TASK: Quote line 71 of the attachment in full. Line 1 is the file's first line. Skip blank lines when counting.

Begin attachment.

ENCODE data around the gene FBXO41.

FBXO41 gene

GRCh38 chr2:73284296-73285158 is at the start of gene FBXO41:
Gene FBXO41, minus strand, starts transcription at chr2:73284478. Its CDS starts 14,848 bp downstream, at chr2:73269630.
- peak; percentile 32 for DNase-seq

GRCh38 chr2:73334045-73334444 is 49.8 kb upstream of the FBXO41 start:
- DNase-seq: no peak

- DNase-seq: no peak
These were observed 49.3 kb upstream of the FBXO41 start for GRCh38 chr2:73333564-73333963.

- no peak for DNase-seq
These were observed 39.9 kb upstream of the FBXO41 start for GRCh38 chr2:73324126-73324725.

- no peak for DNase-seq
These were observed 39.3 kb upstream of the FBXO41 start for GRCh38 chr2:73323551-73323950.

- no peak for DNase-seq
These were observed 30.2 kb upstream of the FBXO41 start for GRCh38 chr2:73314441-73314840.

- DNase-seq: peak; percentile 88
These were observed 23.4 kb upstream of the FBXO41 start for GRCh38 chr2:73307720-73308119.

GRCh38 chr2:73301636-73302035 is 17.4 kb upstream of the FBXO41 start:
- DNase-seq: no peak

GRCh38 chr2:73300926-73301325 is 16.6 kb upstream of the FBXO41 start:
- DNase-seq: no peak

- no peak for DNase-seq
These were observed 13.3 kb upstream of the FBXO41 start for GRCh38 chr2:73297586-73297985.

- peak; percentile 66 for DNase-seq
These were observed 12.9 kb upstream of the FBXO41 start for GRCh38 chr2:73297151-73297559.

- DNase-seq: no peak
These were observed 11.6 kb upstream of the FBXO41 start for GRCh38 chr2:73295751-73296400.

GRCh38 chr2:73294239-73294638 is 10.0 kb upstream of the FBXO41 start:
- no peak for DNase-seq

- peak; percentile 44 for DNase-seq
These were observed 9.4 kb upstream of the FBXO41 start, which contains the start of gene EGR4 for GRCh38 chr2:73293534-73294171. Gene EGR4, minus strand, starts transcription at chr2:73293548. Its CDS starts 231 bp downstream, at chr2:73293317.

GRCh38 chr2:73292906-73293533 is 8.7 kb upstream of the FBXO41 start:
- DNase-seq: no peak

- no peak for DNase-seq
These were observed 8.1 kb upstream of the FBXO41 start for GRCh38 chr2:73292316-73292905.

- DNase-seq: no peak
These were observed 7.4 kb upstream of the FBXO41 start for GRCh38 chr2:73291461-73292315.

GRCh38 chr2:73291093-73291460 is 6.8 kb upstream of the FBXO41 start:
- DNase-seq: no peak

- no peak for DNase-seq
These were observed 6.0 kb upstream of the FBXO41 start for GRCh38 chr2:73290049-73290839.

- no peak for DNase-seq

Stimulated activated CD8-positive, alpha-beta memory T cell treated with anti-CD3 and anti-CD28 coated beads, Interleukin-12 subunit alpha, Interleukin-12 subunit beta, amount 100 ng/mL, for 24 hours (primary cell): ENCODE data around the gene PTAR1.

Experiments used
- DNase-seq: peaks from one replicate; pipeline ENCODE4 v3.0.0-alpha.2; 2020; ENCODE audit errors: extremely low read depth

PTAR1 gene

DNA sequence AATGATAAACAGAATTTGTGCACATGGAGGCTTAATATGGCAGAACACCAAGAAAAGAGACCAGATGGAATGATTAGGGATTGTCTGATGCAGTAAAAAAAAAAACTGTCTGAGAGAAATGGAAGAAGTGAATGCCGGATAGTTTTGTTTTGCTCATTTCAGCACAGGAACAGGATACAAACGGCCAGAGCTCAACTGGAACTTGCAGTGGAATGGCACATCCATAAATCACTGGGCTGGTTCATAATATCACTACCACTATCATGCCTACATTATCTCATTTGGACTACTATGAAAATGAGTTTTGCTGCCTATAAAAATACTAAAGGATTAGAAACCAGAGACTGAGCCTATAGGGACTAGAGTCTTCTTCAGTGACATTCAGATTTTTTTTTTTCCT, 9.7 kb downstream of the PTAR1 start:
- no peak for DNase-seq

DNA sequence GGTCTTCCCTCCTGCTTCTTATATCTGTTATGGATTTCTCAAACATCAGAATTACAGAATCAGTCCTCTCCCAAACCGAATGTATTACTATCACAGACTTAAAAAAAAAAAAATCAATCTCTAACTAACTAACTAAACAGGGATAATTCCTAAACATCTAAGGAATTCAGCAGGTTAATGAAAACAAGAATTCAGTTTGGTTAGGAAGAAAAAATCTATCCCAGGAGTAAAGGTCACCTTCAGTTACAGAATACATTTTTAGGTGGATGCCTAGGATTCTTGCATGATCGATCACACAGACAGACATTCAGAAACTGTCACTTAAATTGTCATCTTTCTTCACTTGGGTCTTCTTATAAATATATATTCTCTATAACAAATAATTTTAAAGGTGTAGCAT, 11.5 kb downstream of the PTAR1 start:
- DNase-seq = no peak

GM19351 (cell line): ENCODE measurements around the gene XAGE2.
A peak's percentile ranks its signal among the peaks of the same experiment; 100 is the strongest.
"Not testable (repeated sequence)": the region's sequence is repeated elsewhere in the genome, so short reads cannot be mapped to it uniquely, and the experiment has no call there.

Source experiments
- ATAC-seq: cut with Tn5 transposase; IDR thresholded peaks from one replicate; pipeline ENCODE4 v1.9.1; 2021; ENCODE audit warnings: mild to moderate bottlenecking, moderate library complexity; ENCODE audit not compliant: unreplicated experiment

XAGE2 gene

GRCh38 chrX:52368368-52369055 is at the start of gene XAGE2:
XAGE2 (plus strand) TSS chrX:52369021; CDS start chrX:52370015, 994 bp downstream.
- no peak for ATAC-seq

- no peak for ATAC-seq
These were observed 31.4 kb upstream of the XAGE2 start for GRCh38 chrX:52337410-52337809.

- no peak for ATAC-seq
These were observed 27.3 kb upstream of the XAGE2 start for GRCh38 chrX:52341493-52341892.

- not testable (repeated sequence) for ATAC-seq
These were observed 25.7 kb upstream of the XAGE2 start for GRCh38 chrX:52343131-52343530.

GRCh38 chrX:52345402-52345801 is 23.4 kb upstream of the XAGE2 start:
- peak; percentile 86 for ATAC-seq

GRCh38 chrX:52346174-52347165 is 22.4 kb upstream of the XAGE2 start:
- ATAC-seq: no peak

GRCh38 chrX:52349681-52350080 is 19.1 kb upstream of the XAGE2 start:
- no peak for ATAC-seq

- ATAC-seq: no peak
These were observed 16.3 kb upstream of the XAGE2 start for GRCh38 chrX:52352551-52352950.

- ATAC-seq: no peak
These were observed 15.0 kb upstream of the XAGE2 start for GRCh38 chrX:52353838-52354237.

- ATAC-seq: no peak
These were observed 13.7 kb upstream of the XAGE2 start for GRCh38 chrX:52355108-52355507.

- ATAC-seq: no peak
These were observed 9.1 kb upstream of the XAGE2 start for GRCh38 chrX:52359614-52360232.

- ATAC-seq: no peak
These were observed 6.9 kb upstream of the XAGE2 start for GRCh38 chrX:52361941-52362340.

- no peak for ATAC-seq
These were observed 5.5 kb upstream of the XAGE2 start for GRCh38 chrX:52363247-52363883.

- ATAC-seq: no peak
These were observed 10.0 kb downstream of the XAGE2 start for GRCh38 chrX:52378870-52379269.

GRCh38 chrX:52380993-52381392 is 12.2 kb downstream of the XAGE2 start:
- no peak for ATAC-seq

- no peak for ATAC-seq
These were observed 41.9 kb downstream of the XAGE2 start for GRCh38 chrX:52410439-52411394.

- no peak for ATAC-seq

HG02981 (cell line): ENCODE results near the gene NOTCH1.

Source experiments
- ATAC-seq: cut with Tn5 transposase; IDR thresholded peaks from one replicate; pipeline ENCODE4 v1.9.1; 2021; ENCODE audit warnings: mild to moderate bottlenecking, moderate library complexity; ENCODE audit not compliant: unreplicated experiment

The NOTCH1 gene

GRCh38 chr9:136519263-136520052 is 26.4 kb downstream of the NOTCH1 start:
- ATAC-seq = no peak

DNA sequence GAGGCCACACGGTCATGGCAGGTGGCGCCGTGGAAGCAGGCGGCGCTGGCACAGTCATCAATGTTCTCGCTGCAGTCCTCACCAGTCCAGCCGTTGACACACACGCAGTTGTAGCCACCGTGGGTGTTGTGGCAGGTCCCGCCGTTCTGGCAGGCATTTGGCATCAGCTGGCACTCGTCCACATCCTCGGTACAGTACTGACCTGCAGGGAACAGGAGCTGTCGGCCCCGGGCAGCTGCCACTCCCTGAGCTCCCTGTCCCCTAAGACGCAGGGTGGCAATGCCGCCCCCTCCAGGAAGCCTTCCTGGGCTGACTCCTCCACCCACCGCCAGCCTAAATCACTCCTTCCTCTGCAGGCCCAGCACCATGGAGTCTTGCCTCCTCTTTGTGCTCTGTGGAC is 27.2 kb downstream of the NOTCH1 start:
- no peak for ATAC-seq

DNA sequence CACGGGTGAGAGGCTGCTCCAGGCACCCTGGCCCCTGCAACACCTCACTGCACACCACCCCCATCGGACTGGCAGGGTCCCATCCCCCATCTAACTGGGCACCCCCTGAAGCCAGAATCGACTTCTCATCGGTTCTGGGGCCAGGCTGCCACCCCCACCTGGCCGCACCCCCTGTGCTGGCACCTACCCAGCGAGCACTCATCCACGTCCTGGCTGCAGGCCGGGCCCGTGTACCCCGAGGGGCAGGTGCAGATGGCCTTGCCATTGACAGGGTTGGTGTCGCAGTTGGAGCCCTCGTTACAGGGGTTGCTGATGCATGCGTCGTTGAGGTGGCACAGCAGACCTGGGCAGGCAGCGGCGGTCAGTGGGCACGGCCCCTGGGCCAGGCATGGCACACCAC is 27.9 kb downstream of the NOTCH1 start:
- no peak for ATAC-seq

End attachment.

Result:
- no peak for ATAC-seq